The Queen

Horse Trust staff 'devastated' by the death of Queen Elizabeth II

The chief executive of an equestrian charity that held close links to Queen Elizabeth II and the wider Royal Family has spoken about their special bond with Her Late Majesty. 

At 136, the Horse Trust is the oldest equine charity in the world and looks after horses who have served in the likes of The King’s Troop Royal Horse Artillery, The Household Cavalry Mounted Regiment and Royal Mews. 

Staff at the exclusive equine retirement home care for 126 former working horses, including those who provided direct service to the late Queen. 

While the Horse Trust's official Patron is HRH The Princess Royal, the late Queen was always keen to support the charity's work and was known for visiting the organisation in a private capacity, away from onlooking crowds or the glare of prying cameras. 

Horse Trust Chief Executive Jeanette Allen shared how the staff have felt since the death of the monarch. 

She said: "Obviously, everyone here at the Horse Trust is completely devastated at the Queen's loss – she was an amazing individual. 

"I had the honour to meet her and talk to her about the horses here. 

"She had an extraordinary memory, a wonderfully kind way about her and she just made everyone feel important – and she loved the horses."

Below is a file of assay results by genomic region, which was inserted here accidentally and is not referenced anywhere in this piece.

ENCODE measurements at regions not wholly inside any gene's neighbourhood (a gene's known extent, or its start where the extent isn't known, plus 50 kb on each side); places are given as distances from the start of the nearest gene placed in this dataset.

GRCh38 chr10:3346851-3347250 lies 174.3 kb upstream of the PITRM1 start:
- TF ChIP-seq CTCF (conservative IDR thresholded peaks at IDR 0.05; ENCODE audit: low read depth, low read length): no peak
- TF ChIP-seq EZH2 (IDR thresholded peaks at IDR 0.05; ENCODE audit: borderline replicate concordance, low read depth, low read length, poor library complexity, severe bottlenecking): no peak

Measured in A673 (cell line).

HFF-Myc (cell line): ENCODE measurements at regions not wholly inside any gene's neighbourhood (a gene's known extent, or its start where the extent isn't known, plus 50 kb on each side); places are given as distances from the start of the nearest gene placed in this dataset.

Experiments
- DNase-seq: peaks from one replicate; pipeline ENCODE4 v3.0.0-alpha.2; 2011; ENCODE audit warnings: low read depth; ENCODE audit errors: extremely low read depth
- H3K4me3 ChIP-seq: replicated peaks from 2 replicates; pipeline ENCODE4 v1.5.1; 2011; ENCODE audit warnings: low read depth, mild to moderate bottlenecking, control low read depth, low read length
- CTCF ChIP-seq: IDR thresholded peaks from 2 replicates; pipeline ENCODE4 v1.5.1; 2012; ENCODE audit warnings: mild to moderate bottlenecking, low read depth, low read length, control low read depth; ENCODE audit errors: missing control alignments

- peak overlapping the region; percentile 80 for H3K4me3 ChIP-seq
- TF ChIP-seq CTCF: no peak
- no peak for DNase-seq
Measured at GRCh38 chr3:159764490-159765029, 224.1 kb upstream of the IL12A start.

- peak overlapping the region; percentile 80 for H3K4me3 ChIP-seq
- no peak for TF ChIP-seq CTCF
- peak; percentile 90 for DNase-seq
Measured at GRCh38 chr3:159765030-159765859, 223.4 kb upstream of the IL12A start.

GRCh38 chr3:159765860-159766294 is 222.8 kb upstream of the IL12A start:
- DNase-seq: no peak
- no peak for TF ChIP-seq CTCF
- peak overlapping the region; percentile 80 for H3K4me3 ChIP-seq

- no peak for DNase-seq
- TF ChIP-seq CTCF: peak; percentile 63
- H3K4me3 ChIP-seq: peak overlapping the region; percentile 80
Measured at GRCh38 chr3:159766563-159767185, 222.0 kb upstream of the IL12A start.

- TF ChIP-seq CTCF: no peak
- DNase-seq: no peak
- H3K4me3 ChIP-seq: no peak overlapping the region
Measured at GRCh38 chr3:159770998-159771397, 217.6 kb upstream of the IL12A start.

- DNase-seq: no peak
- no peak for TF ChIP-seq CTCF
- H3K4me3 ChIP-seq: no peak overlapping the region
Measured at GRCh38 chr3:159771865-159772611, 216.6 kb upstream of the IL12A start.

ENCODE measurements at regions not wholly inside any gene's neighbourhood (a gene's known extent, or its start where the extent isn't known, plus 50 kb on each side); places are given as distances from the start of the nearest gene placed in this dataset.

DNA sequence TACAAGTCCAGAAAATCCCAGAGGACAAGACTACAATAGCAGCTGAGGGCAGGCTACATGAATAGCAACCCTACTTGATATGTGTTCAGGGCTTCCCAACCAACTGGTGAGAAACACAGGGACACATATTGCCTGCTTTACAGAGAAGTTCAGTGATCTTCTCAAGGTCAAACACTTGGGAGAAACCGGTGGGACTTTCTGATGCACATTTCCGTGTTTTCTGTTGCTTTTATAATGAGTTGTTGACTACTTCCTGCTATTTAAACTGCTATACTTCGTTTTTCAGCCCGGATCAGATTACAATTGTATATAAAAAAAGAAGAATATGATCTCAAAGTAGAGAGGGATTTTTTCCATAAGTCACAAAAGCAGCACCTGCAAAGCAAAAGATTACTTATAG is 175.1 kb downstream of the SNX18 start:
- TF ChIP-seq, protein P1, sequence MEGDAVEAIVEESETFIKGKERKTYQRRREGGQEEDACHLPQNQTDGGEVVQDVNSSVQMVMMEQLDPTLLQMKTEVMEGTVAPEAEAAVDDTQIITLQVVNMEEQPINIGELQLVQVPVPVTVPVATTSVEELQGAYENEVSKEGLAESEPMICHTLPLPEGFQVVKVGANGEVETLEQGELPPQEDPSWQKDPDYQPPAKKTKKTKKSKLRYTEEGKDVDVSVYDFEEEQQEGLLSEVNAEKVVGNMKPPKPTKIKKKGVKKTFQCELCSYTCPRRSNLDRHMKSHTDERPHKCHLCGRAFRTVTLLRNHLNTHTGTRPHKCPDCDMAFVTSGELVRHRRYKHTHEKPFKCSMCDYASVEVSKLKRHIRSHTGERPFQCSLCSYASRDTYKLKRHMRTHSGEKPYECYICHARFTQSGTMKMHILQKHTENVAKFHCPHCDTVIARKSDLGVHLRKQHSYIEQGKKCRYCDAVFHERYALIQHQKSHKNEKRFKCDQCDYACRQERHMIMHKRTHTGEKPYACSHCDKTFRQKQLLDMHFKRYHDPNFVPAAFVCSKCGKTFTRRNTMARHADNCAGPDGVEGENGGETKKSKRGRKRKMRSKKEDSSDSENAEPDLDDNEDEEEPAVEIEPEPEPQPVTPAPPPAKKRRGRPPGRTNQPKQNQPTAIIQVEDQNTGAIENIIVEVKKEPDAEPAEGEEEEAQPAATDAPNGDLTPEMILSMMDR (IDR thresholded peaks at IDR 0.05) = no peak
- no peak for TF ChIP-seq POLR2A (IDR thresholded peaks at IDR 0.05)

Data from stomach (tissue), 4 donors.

Her Majesty Queen Elizabeth II pictured with Marsa, a former Royal Mews horse who is now cared for by the Horse Trust CREDIT Reuters BUT not to be used again
Her Majesty Queen Elizabeth II pictured with Marsa, a former Royal Mews horse who is now cared for by the Horse Trust (picture: Reuters).

One such horse is Marsa, an ex-Royal Mews horse who can boast an impressive CV which includes pulling the Queen's carriage on state occasions like Trooping The Colour. 

While deeply saddened by the death of Her Majesty, Jeanette is reassured to see that rest of the Royal Family still shares her love of horses.

She said: "Queen Camilla is passionate about horses and that's very reassuring for everyone involved in horses, especially on the state front, those who deal with police horses and the Army horses and the Royal Mews horses. 

"And what's really lovely to see is the Prince of Wales' children, not that long ago, recently had pictures taken of them riding ponies and that gives us all hope that the family continue to support the equestrian world." 

She hopes this means that the special bond between the monarchy and the equestrian community can go from strength to strength in the future.